Ice Ice, Baby

Hey Appliance Fans,

I won, I won!

I’m proud to announce that you are now reading a blog written by an award winning blogger!  That’s right, my blog (I mean the Kieffer’s Appliances Blog) won a Home Builders Association of Chester & Delware Counties Pyramid Award.  The category was for “best use of technology, new media source, or animation”.  Clearly this blog uses technology, blogs are new media sources, and I feel that I’m VERY animated when I write so I’m guessing this blog was an easy choice for the awards committee.  Thank you to all the little people that helped make this all possible!

I promise I won’t let this go to my head, but I hear the natural progression in the awards circuit is winning a Pyramid award and then winning a Pulitzer.  So I guess I’m halfway there.  Score!  Next up: world domination!

And now, onto the show!

Ice Ice, Baby

Today, we are covering all types of ice.

A question that I get asked all of the time is: what’s the difference between clear ice (sometimes called bar ice) and regular ice?  Drum roll please…………….clear ice is clear whereas regular ice is cloudy.  I know what you’re going to say, “DUH, Kieffer’s Guy”, but there are some other differences too!

Blame the particulates

Duh, clear ice is clear.

The reason that regular ice is cloudy is due to particulates.  If you clicked on the particulates link, you probably got REALLY grossed out.  DON’T WORRY!  The particulates in your water at home aren’t going to harm you, so please stop freaking out.  I use regular ice all the time and I’m…..ok maybe I’m not normal, but it’s not because of the ice.  Particulates also help to absorb flavors.  That’s why your ice at home might taste like fish, onions, or whatever stinky food you store in your refrigerator.  The main reason that you don’t get flavor transfer, is because these clear ice machines are independent units.  Surprise surprise, if you put a clove of garlic in your ice maker, you’ll get garlic ice.  If you’re serving a Tuna Martini, maybe you want some fishy flavor in your ice, but I’m guessing that’s not what you want.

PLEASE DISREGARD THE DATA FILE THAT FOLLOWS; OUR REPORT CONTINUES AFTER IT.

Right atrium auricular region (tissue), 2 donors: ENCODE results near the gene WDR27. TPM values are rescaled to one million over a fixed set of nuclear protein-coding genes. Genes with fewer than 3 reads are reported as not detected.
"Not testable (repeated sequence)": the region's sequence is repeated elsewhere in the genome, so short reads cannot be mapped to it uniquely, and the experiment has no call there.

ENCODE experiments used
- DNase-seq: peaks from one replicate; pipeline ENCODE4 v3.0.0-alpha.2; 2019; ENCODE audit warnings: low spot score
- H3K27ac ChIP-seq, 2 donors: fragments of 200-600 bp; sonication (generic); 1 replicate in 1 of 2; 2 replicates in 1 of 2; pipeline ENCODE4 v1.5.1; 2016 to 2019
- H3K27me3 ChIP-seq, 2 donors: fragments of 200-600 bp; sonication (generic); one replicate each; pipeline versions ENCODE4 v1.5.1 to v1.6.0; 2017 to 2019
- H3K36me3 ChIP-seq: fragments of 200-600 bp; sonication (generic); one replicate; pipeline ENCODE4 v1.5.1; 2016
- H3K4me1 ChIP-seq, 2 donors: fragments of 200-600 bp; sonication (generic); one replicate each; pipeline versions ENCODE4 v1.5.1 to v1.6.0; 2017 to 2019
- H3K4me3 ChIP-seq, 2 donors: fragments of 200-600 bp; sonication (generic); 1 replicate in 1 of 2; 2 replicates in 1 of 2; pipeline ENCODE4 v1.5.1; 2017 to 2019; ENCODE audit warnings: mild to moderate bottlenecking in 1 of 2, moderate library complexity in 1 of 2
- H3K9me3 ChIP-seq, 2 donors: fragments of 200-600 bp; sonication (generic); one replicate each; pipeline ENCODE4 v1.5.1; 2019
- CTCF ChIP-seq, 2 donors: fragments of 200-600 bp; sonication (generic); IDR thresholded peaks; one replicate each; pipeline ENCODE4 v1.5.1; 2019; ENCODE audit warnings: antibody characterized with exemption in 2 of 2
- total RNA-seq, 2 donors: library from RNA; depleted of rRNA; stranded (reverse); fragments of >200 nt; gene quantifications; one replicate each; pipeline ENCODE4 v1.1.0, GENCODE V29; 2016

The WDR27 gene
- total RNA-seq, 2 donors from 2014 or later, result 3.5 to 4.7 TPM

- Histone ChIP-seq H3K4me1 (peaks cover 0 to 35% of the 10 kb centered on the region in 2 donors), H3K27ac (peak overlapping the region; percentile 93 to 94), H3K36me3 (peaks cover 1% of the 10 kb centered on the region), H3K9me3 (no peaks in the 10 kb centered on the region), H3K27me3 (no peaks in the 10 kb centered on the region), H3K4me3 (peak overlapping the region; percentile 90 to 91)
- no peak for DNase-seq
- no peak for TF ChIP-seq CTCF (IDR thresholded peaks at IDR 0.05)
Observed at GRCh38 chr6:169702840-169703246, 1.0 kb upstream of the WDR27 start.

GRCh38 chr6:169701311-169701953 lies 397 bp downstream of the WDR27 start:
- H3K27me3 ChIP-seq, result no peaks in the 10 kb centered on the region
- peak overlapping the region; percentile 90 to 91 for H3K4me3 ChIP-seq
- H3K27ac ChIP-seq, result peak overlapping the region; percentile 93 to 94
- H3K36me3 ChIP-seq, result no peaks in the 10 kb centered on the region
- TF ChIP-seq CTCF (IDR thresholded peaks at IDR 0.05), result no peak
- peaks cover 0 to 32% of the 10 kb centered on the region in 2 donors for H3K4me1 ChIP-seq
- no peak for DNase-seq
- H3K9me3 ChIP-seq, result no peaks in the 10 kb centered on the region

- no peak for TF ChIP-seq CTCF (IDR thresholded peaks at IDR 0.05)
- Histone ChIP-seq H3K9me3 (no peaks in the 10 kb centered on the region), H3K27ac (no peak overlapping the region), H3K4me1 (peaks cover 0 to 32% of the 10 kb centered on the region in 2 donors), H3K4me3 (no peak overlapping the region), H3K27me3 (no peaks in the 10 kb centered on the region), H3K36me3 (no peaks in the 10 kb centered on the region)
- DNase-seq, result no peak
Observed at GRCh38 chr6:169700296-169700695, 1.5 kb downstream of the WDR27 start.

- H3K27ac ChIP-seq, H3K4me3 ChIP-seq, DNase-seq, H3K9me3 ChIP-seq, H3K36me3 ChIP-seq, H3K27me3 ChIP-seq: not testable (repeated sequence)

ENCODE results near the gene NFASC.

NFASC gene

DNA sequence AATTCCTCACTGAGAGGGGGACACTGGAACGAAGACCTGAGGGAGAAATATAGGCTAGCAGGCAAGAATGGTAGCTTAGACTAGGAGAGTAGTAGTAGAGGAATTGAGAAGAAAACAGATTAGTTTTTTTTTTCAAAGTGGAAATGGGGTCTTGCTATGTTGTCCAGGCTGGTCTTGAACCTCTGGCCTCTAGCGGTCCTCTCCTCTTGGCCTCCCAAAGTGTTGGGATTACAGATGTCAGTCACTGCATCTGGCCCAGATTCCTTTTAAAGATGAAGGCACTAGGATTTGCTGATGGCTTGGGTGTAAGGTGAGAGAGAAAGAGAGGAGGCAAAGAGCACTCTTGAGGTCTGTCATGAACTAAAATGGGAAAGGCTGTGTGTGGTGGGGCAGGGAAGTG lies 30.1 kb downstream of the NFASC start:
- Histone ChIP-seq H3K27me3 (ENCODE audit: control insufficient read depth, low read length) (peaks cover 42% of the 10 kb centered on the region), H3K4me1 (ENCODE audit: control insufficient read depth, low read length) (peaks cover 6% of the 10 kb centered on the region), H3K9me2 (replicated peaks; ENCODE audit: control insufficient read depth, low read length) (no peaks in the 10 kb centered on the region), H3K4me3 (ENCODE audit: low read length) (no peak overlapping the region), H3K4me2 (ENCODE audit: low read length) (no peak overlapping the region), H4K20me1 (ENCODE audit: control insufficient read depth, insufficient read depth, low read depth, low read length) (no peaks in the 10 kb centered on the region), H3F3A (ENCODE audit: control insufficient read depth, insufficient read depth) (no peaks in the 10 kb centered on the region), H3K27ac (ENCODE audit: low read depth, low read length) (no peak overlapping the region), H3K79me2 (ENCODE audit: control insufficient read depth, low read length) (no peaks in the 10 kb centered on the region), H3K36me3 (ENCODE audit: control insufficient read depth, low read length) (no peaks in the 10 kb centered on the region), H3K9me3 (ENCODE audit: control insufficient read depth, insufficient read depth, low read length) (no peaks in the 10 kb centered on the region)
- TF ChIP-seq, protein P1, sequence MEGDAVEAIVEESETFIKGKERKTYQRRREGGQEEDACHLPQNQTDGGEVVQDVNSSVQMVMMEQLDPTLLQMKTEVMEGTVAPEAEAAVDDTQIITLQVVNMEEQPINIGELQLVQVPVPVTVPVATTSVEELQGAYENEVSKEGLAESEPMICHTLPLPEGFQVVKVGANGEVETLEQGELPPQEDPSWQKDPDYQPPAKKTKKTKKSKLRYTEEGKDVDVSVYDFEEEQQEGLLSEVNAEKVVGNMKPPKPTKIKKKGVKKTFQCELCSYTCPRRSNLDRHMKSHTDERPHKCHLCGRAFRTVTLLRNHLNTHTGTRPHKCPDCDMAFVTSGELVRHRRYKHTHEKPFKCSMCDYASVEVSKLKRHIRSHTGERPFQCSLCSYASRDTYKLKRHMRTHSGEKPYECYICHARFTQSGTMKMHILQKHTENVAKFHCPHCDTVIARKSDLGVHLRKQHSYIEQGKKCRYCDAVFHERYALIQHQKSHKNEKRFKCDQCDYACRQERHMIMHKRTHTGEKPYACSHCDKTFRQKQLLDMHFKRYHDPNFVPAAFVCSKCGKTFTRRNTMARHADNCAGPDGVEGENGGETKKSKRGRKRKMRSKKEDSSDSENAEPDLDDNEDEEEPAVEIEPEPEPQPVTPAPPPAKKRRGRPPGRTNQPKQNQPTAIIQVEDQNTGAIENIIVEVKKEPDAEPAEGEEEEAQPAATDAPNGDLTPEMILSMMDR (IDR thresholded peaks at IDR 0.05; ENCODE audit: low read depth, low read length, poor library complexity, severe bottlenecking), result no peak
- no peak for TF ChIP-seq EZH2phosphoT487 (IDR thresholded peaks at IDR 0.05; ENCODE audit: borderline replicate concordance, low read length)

How do clear ice machines remove the particulates?  GREAT question.  Basically these clear ice machines make ice in a totally opposite way than your refrigerator does at home.  The moldings (chiller plates) for the ice cubes in a clear ice machine are upside down and the interior is set to an exact temperature of 32 degrees.  Water with a heavy amount of particulates won’t freeze at 32 degrees.  It actually freezes at a lower temperature.  The clear ice maker shoots bursts of water up into the ice cube molding and the particulates begin to, for lack of a better term, fall out of the water as the purer water above the particulates freezes.  Make sense?  Yes/No?  Email me with your questions.

Benefits of Clear Ice

First off, it’s really cool (every pun intended).  When you drop clear ice into a liquid, it seems to disappear within the liquid.  I discussed another benefit earlier in the post about the lack of flavor transfer into your ice.  Yet another benefit of clear ice is less “fizzing” when used with carbonated liquids (I would have said beverages, but I’m not a big fan of the word beverages and try not to use it unless I HAVE to).  Less fizzing makes every home bartender happy.

Final Thoughts

Indoor and outdoor clear ice makers are available.  In fact, there are some units that combine a clear ice maker on one side and a small refrigerator on the other side.  Just like every other type of appliance, you have choices.  Also, make sure to read the owners manual and check any routine maintenence procedures that must be followed.

Some brands to consider:

As always, don’t forget to visit the Kieffer’s website for all of your appliance needs in Eastern Pennsylvania, New Jersey, New York, Maryland, Delaware, and Washington DC!

2 comments on “Ice Ice, Baby

  1. Pingback: Customer Kitchens: Part III | The Kieffer's Appliances Blog: Your Ultimate Kitchen Appliance Blog

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